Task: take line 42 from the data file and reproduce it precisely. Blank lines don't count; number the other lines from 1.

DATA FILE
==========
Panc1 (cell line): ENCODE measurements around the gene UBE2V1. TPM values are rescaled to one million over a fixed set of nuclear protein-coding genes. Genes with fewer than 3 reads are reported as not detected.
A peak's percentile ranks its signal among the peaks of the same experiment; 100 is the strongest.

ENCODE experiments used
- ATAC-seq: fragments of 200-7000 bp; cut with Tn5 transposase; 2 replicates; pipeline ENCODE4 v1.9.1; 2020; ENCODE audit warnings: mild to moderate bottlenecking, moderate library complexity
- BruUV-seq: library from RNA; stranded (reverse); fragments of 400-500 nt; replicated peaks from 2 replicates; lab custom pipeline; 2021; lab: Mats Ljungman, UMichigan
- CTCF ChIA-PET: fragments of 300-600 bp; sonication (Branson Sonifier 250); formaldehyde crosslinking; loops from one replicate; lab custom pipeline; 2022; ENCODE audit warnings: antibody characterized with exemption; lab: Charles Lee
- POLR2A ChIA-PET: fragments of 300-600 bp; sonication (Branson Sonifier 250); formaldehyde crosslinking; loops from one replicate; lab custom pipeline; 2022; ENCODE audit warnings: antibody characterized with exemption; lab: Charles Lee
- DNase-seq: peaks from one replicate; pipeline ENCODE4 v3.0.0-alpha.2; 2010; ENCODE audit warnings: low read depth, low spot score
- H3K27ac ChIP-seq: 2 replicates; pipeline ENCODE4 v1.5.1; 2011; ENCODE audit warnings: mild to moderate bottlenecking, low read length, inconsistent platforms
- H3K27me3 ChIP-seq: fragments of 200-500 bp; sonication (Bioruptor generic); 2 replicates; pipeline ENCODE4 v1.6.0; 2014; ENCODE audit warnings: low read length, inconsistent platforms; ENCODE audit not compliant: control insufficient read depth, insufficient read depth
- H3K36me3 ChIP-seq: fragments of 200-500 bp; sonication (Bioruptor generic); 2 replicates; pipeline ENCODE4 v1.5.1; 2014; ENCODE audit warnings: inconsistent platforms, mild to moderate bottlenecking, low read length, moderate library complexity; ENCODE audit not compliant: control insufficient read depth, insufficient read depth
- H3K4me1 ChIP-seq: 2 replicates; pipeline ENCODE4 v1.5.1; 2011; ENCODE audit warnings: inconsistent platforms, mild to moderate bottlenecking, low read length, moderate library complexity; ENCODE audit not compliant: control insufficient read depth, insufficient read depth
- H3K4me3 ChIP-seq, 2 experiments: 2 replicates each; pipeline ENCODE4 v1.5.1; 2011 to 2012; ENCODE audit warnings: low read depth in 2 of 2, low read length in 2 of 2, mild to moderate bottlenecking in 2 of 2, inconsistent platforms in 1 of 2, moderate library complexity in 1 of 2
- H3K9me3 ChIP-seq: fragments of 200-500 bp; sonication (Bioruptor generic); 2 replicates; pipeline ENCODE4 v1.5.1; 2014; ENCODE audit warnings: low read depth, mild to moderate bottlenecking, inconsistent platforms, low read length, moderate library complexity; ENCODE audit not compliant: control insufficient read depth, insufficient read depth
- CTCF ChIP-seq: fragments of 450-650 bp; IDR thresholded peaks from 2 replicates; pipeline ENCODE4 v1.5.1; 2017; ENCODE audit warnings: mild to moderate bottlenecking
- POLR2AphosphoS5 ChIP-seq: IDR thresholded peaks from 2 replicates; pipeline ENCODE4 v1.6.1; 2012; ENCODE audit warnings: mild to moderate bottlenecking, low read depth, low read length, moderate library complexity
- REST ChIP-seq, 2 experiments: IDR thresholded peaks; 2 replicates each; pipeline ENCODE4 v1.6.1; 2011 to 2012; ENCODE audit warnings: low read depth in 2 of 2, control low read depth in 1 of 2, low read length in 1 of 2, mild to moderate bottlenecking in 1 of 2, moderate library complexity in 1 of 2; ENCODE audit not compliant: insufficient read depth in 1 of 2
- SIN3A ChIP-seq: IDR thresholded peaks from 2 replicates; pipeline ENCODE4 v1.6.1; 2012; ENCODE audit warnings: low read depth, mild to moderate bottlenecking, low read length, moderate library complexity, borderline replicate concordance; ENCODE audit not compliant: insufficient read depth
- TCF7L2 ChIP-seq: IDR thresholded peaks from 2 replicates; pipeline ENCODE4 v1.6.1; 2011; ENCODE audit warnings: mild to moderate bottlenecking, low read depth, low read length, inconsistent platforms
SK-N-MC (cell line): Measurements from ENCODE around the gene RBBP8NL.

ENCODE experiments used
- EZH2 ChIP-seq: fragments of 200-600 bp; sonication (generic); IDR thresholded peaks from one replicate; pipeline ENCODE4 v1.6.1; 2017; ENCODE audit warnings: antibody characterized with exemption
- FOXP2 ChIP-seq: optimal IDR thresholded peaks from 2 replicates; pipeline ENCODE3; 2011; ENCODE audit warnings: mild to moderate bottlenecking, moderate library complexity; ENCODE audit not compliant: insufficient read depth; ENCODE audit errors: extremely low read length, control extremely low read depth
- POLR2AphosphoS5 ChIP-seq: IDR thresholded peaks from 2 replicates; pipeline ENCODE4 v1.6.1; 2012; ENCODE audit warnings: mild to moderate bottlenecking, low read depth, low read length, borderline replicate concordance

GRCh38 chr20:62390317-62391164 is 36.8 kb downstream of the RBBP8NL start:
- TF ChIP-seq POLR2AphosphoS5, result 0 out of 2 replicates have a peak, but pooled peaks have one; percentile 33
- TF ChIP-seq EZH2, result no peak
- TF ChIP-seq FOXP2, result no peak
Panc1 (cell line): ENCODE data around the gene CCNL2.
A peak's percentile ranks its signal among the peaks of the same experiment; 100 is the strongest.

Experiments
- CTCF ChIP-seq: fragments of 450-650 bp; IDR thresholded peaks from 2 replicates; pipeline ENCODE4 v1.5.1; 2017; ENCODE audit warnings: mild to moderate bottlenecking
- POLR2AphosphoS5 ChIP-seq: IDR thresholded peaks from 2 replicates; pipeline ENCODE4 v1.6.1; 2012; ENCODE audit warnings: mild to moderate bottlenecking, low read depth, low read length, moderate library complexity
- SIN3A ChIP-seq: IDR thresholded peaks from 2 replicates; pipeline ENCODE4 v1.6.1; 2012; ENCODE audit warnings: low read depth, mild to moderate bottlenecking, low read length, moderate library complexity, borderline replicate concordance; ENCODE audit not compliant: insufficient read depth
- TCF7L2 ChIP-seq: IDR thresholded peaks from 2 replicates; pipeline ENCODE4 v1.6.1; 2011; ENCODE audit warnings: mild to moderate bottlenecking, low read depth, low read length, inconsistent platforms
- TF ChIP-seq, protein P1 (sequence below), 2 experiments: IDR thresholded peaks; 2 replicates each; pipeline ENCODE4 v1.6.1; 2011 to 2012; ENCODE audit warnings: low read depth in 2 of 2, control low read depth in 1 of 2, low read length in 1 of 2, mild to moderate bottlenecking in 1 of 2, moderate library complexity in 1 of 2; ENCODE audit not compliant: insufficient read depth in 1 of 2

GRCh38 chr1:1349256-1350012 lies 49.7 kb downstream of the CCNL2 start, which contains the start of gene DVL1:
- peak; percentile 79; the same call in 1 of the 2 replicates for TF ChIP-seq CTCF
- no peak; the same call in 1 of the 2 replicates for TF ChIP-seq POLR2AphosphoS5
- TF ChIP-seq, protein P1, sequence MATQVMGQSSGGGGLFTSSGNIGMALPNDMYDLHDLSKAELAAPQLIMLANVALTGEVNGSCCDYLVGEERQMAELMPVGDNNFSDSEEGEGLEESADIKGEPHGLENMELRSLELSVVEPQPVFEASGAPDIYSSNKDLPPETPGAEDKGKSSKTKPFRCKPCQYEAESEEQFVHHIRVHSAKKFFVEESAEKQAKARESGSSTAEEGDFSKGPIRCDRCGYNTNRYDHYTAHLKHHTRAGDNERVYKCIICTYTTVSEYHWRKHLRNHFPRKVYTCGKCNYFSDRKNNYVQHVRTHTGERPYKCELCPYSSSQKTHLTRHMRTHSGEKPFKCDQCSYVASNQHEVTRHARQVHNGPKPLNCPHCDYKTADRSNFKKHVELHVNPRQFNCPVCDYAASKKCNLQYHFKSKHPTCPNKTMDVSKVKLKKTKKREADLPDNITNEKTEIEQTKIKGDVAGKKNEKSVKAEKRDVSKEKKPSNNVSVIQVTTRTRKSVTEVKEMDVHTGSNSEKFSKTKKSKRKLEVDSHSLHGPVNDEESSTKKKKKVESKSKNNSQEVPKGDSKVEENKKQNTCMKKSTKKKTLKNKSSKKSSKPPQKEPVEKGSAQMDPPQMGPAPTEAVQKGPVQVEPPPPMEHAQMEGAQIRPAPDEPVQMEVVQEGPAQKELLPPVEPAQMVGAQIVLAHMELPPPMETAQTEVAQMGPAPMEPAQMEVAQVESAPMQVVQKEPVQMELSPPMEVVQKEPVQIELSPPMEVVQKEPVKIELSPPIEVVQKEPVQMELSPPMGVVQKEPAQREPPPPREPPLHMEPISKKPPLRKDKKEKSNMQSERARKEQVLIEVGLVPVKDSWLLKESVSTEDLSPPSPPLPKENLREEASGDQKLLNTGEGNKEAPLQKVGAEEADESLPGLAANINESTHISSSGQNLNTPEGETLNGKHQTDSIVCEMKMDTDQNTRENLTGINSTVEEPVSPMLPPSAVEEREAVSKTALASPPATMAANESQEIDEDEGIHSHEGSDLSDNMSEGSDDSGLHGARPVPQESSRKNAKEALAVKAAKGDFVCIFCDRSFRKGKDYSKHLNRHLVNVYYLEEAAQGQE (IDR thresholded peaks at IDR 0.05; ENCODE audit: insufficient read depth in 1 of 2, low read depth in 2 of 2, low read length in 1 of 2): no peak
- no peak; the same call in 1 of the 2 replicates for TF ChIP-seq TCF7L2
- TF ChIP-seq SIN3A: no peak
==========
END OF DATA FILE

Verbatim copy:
- TF ChIP-seq SIN3A: no peak